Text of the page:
NFL Players’ Injuries Aren’t the Only Terrible Aspect of Their Working Conditions

The National Football League Players Association just released team report cards. From petty payroll deductions to rat infestations, conditions for NFL players are surprisingly bad — an indictment on the greed and incompetence of billionaire team owners.

Arizona Cardinals quarterback Kyler Murray in the endzone at State Farm Stadium, Glendale, Arizona, September 20, 2020. The Cardinals were the worst-ranked team in the NFLPA’s recent report on player treatment. (All-Pro Reels Photography / Flickr)

The National Football League Players Association (NFLPA), the union representing professional American football players, released team report cards based on surveys completed by over 1,300 players. The reports covered a comprehensive list of seven factors that affect a player’s daily life: treatment of families, weight room, nutrition, strength staff, training staff, locker room, and travel.

Surely the wealthiest sports league in the country would be able to provide the absolute best for its players in all these categories, right? Think again.

The surveys revealed widespread dissatisfaction among NFL players and even some shockingly bad conditions. Players across teams consistently complained about the poor quality of their locker rooms, training rooms, and other essential facilities. Players also report feeling that the league disrespects them and their families in both blatant and subtle ways. For example, fourteen teams do not offer a family room, and eleven teams do not have day care facilities.

Most teams were satisfied with the people on training staff, which suggests that most of the problems stem not from personnel issues but from a lack of basic investment by billionaire team owners.

Let’s start with the worst-ranked team, the Arizona Cardinals. The team neither offers a family room or day care, and that’s not all. It’s the only team in the league that charges players for dinner from the cafeteria via payroll deduction. While of course these professional athletes can afford it, this practice seems absurdly petty given that the team has a net worth of over $3 billion.

One would assume that, if anything, teams would invest in weight rooms so that players can be in the best physical shape possible to perform. But in the Cardinals’ weight room, the floors are uneven and peeling up. According to the NFLPA, “Players describe it as a safety risk just to walk through the weight room.”

Some of the reports are unsanitary and simply gross. Jacksonville Jaguars players reported that for a month last season there was a rat infestation in the locker room and laundry hampers. Meanwhile, due to their lack of a family room, some players’ wives had to nurse their babies on the floor of a public restroom.

In the Los Angeles Chargers’ locker room, players complained about a lack of maintenance for the hot and cold tubs. Due to a limited number of showers, players have to wait for a long time to get clean after games and workouts.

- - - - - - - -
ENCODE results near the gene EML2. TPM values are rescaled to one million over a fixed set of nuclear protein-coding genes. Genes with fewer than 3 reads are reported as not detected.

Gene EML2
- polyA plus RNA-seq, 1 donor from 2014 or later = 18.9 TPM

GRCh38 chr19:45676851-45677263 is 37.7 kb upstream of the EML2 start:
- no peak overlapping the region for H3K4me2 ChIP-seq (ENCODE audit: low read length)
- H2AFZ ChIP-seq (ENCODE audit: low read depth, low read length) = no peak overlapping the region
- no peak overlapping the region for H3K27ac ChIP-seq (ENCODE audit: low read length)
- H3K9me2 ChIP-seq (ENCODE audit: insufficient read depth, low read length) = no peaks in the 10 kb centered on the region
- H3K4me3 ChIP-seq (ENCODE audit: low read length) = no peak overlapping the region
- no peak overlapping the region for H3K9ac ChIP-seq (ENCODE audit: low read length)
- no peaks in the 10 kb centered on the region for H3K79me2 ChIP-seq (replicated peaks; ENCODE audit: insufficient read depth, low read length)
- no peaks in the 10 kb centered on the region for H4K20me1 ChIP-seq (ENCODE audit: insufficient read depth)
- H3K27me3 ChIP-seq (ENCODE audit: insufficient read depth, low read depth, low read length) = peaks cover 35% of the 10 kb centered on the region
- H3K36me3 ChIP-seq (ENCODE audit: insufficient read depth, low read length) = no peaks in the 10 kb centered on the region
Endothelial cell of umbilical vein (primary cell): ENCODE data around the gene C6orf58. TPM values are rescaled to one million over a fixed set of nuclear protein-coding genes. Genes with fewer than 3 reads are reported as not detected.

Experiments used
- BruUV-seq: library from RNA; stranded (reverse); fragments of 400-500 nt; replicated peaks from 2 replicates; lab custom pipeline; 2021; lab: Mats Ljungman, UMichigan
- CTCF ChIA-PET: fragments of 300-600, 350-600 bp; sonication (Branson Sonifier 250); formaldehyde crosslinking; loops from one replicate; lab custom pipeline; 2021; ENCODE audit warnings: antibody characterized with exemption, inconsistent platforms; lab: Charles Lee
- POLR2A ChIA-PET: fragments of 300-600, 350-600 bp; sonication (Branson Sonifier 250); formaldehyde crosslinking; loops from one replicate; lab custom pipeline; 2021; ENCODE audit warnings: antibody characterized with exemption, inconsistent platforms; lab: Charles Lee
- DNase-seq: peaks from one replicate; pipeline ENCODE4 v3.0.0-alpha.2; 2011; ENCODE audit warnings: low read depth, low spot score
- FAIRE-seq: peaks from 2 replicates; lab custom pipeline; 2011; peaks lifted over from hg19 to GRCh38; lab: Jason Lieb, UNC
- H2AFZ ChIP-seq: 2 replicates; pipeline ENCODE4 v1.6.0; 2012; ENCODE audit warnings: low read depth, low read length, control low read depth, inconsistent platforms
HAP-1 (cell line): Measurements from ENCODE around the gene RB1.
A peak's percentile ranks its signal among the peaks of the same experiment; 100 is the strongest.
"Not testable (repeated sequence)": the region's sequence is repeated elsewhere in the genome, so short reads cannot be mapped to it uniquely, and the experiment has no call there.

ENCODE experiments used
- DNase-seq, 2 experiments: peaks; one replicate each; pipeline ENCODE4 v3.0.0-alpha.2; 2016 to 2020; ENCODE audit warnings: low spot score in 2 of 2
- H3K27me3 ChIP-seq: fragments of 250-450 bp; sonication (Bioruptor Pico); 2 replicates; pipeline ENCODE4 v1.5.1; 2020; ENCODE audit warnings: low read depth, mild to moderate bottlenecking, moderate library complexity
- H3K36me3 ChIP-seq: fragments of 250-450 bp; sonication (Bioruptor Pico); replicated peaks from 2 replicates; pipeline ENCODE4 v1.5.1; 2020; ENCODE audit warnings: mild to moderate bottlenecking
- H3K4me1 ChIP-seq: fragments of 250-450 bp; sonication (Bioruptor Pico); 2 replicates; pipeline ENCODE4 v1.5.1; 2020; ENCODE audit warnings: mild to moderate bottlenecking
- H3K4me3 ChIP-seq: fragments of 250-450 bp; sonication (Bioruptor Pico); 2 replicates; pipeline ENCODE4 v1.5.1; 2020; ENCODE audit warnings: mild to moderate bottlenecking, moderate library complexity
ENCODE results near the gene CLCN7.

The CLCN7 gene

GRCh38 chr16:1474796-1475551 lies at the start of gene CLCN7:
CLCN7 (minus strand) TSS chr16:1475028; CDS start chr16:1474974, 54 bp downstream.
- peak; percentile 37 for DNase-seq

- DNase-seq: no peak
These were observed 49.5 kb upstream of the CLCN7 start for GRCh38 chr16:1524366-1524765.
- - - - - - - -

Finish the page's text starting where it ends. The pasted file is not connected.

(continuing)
A particularly surprising report came out of the Kansas City Chiefs, who won the Super Bowl title in February. Multiple players complained about unfair treatment from their head trainer and revealed that they are afraid to report their injuries and speak up for better care.

Nutrition to maximize performance is another basic commitment one assumes teams would make — but even this is a problem. Players from the Indianapolis Colts claim that they often bring their own lunch because the food is so bad.

The Cincinnati Bengals do not offer dinner, vitamins, or supplements to their players. While they are encouraged to come in on their days off to train, the NFLPA reports that “the cafeteria is not open on those days, so players can’t even grab a banana before working out.”

Clearly, NFL players make more money than most working people could ever dream of, and perhaps don’t make for the most sympathetic group of workers. But what makes these revelations particularly appalling is their juxtaposition to the extreme amounts of wealth going straight into team owners’ pockets.

NFL teams have a net worth ranging from $3 billion to $8 billion. They generate most of this money from television arrangements, but also things like ticket revenues, merchandise sales, and endorsement deals. The immense popularity of the sport has catapulted NFL team owners into the realm of oligarchs.

The NFL owner with the lowest net worth is Mike Brown of the Cincinnati Bengals, with a mere $925 million. Every other owner is a billionaire. The wealthiest is Walton family heir Rob Walton, who now owns the Denver Broncos and has a staggering $59 billion.

This wealth of these owners is not tied to their teams’ success on the field. Jerry Jones, for example, has a net worth of $13.6 billion despite the fact that his Dallas Cowboys have not made it to the Superbowl since 1996.

With such incredible wealth sloshing around the league, it is inexcusable that these fundamental problems exist in so many franchises. The scores of fans who watch football in the stands and on TV are clearly not there for the wealthy bozo owners sitting in their upper-level booths. They come to see the amazing talents of the players, and it is those players who generate the wealth.

The NFLPA report cards are an indictment on the greed and incompetence of the billionaire class of owners.